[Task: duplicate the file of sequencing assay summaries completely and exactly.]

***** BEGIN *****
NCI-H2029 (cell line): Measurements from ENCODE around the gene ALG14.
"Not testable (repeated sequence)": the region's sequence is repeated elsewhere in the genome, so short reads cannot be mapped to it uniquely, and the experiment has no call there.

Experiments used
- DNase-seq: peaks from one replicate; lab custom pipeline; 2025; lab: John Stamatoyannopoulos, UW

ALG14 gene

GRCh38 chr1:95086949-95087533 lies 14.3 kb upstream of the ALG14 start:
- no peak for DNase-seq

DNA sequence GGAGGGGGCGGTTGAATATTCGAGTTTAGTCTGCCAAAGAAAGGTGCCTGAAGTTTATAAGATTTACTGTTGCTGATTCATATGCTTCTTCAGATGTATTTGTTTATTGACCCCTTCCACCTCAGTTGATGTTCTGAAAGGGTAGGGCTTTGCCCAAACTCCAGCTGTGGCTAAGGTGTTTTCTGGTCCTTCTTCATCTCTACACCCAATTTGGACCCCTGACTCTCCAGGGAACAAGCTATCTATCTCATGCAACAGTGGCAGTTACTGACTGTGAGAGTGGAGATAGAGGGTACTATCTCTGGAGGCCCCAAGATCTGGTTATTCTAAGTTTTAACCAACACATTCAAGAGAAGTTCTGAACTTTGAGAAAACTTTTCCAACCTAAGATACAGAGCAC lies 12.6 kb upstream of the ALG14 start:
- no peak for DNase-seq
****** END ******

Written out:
NCI-H2029 (cell line): Measurements from ENCODE around the gene ALG14.
"Not testable (repeated sequence)": the region's sequence is repeated elsewhere in the genome, so short reads cannot be mapped to it uniquely, and the experiment has no call there.

Experiments used
- DNase-seq: peaks from one replicate; lab custom pipeline; 2025; lab: John Stamatoyannopoulos, UW

ALG14 gene

GRCh38 chr1:95086949-95087533 lies 14.3 kb upstream of the ALG14 start:
- no peak for DNase-seq

DNA sequence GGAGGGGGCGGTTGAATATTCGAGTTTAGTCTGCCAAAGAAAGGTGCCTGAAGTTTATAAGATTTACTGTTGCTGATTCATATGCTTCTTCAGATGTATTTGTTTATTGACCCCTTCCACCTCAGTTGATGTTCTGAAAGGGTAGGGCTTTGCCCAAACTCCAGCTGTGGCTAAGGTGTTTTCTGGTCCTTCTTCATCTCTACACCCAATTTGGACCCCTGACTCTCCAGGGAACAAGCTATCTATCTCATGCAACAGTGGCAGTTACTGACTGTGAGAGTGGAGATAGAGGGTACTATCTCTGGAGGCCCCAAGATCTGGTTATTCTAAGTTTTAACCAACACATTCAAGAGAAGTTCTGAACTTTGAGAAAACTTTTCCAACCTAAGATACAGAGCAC lies 12.6 kb upstream of the ALG14 start:
- no peak for DNase-seq